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How to Prepare for a Family Counselling Session: 4 Tips

Deciding to start family therapy can be an exciting yet nerve-wracking time. It is normal to have questions or feel unsure, but being prepared and knowing what to expect can reduce some of these worries. While the exact format of therapy will vary according to the therapist and style of counselling, here are four tips for how to prepare for your first family counselling session:

1. Talk Together as a Family About the Purpose of Counselling

  • Discuss family counselling as an opportunity for the whole family to make positive changes.

  • Make sure any children know it is not their fault that the family is attending therapy. Children may blame themselves for family challenges, so explaining why the family is attending counselling and the hope for positive family changes is essential.

  • As a family, talk about mental health openly and without judgement

2. Discuss Family Expectations in the Therapy Room

  • Acknowledge that every family member’s opinion is valuable.

  • Everyone is encouraged to be an active participant in therapy, but it is okay to have a “pass” sometimes.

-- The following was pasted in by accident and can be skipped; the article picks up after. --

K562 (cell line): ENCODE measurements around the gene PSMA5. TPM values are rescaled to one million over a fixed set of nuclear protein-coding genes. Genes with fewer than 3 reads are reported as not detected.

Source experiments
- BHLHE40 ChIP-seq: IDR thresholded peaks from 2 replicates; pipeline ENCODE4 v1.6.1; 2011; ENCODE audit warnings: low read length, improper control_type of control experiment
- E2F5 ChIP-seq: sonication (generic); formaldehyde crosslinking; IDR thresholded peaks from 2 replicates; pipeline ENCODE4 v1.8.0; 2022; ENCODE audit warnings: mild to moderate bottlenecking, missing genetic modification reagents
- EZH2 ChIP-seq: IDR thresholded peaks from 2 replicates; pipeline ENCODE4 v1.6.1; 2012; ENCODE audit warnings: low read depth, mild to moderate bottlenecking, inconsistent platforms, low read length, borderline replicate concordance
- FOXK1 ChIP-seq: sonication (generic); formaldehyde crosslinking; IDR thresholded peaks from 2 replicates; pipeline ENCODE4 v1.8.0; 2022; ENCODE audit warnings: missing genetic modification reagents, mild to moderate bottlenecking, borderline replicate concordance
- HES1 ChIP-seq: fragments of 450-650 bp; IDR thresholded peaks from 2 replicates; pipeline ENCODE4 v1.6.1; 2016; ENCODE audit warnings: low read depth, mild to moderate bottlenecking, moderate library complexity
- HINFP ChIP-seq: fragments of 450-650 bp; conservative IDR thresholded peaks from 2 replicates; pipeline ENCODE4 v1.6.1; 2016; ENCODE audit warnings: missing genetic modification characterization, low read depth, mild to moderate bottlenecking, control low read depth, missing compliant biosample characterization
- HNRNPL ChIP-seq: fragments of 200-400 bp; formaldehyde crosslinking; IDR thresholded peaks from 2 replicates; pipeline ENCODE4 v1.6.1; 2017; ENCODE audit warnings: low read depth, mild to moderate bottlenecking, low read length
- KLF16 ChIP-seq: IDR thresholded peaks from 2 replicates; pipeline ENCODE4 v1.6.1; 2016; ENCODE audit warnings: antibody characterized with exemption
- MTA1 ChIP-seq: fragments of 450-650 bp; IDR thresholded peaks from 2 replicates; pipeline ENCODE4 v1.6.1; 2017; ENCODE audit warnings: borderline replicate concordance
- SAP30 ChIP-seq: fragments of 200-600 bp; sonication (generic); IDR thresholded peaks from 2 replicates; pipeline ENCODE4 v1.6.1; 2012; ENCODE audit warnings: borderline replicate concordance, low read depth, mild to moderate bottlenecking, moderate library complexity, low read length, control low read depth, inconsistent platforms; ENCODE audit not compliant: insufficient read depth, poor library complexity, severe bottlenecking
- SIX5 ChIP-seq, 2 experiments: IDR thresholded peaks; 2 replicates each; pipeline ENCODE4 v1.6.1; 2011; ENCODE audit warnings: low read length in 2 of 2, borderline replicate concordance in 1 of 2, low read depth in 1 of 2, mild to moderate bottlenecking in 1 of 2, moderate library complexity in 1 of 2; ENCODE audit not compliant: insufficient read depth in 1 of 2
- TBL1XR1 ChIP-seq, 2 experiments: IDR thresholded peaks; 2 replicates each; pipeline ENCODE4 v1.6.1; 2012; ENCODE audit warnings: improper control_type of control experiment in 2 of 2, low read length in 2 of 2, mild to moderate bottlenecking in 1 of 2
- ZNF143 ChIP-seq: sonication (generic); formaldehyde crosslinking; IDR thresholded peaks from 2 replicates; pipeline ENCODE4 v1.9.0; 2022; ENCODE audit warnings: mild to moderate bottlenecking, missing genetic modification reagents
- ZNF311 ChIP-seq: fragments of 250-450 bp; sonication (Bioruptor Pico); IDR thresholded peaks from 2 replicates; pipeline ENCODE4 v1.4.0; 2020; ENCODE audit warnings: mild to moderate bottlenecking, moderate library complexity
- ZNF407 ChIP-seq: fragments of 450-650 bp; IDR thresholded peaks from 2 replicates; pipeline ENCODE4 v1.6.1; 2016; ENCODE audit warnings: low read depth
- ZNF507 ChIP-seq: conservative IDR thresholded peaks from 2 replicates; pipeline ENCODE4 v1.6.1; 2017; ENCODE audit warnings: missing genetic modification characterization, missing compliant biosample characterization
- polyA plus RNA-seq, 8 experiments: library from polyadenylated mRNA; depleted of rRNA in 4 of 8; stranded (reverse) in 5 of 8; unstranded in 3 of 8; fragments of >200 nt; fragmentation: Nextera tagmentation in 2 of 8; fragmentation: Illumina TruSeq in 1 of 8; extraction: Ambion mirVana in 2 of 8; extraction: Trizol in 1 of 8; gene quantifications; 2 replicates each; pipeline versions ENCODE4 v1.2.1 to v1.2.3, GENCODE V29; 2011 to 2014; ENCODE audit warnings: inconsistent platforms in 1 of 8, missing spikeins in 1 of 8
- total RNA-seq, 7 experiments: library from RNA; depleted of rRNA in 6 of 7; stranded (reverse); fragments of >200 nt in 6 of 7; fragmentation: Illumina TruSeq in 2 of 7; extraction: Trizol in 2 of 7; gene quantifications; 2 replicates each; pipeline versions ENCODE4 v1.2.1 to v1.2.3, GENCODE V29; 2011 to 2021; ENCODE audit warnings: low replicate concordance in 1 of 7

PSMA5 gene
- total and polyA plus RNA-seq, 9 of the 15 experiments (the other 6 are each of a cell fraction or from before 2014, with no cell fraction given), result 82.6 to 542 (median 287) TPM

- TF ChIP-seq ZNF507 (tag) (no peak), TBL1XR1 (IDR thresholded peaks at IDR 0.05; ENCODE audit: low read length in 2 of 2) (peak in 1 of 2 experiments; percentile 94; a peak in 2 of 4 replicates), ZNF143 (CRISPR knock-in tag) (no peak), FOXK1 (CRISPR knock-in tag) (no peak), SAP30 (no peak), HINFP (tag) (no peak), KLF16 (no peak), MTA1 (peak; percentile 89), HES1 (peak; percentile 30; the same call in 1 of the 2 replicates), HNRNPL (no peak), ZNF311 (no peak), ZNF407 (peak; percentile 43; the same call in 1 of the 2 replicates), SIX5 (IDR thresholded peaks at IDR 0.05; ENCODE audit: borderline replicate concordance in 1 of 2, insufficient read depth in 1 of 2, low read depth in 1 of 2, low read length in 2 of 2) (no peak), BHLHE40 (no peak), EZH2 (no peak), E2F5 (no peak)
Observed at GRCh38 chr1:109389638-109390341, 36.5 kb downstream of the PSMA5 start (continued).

• Having different viewpoints is okay! Being honest and respectful of each other is key.

  • Recognize that the therapist will not take sides but will support the whole family.

3. Talk About the First Session

  • As a family, make sure everyone knows that the first session will primarily be discussing why the family is attending therapy and building a relationship with the therapist.

  • In the first session, the therapist may ask about a variety of factors. Topics may include family relationships, family dynamics, communication patterns, roles within the family, and family resources. Taking the time to reflect on these topics before the first session can make the questions less intimidating.

  • Write down any questions that anyone may have. Questions could include asking the therapist what their approach to counselling is, what to expect in the sessions or anything else that comes to mind.

  • Discuss what each member hopes to get out of family counselling.

4. Know That the Family Comes First!

  • The therapist is there to offer non-judgmental support to the whole family.

  • It is okay to seek out a different family therapist for any reason. The therapist needs to be the right fit for the family.

Whatever the reason for attending family counselling is, know that change is possible, and your therapist is there to support you in the process!

Additional Resources:


Fear, J. M., Champion, J. E., Reeslund, K. L., Forehand, R., Colletti, C., Roberts, L., & Compas, B. E. (2009). Parental depression and interparental conflict: Children and adolescents’ self-blame and coping responses. Journal of Family Psychology, 23(5), 762-766.

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